The newsLINK Group - Reclaiming Mines for Solar Energy Production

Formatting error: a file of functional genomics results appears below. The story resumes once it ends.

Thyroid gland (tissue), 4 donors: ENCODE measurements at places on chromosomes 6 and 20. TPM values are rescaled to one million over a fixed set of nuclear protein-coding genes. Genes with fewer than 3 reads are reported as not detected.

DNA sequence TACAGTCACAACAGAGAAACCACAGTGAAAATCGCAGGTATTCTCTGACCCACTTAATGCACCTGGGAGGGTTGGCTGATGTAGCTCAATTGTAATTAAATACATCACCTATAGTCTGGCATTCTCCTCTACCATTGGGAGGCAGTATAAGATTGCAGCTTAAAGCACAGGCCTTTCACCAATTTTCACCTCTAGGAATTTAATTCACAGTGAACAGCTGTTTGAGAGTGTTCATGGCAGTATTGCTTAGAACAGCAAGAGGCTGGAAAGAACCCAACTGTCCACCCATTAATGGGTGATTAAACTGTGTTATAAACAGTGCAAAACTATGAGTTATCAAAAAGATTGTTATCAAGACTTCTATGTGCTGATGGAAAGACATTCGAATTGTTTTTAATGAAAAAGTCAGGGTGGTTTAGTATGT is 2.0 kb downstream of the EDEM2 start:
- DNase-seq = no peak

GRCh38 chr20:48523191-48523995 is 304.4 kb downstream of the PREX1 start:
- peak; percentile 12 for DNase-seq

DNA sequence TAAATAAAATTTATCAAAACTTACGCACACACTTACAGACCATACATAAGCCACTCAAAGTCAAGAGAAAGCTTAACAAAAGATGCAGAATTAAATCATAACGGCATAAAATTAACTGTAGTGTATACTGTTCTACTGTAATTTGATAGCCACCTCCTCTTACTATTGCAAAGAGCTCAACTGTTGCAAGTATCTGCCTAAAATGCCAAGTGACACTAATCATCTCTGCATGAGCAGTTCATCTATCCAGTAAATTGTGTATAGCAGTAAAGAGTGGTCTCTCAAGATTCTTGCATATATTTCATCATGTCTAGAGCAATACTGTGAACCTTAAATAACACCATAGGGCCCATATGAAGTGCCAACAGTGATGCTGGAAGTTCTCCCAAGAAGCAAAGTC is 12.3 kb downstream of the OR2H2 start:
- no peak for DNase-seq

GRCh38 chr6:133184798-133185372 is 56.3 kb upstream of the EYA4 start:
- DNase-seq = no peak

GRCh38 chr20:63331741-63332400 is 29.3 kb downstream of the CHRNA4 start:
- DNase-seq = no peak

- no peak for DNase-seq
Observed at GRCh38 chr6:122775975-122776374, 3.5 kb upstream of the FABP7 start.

Editorial Library Category: Mining Topics: Mining, Solar Energy Title: Reclaiming Mines for Solar Energy Production Author: newsLINK Staff Synopsis: Utah is a mining state because of the plentiful coal, hydrocarbons, metals, and minerals to be found throughout the state. Make no mistake — mining has had a great deal to do with Utah’s economic and industrial development, its politics and social life, and its development, and it is still a necessary part of the state’s economic structure. Editorial: Reclaiming Mines for Solar Energy Production 4064 South Highland Drive, Millcreek, Utah 84124 │ thenewslinkgroup.com │ (v) 801.676.9722 │ (tf) 855.747.4003 │ (f) 801.742.5803 Editorial Library | © The newsLINK Group LLC 1 Utah is a mining state because of the plentiful coal, hydrocarbons, metals, and minerals to be found throughout the state. Make no mistake — mining has had a great deal to do with Utah’s economic and industrial development, its politics and social life, and its development, and it is still a necessary part of the state’s economic structure. Mining has created good jobs in Utah and has also produced a steady stream of many necessary products that many people take for granted. That combination of good jobs and useful products is not going to change anytime soon. At some point, however, the return from mining becomes less than the expense of mining, and mining companies turn their attention to reclamation and alternative uses. The U.S. may have as many as 500,000 mines that are no longer in use, although the U.S. General Accounting Office has a lower estimate of between 80,000 and 250,000 mine lands. The Bureau of Land Management (BLM) estimates that the number in Utah is probably between 8,000 and 11,000, but no one has conducted a precise inventory. What is the best way to make use of land once the metal has been extracted? There is more than one solution, but one of the better possibilities is devoting these sites to the development of solar energy. In fact, the Environmental Protection Agency (EPA) is promoting solar energy production as an innovative and forward-looking solution for many mine lands. In the past, solar energy has been an expensive source of power because of the cost to build and install the necessary equipment, but the cost is declining, and experts expect that it will continue to decline. They also expect that other energy sources will continue to increase in price. At some point, solar energy is going to start looking more and more like a smart solution for many of our energy woes. This is especially true because light from the sun is as close to an inexhaustible power supply as anyone is likely to find, and it is entirely free. Once a solar energy production facility is in place, therefore, it generates energy at a fixed energy cost. According to a study that was performed by the Department of Energy for the Western Governors’ Association, the southwestern states have enough land, and enough sun, to generate as much as 7,000 GW. How much sun? In this part of the U.S., you can usually count on more than 300 days a year. That number may not mean much to you unless you are familiar with energy production in the U.S., but a comparison will help: the entire U.S. can currently generate about 1,100 GW of electrical power. The southwest states are Arizona, California, Colorado, Nevada, New Mexico, Texas and Utah. In other word, Utah has the potential to produce a large amount of solar power. The DOE has established the minimum site requirements for creating a solar thermal facility: The land needs to be in a sunny spot. More specifically, the average amount of solar power that can be produced has to be at least 6.75 kWh/m2. A solar thermal facility needs to be large in order to be competitive financially. The minimum amount of land is 40 acres. Existing transmission lines and roads should be within 25 miles so that it won’t be too difficult to supply grid- connected applications. Many mines have existing infrastructure that was built to accommodate mining, so there is often no need to build roads or put in power transmission lines. That work has often been done already. It has to be fairly flat; topographically, there can only be a three percent slope. Mines are often located in remote areas where the electrical infrastructure is limited, which means that the solar power being generated comes in useful for things like powering a groundwater system to pump and treat water. Solar energy can be put to use in two ways. Passive techniques have been used for as long as people have been building houses; these consist of ideas such as the following:

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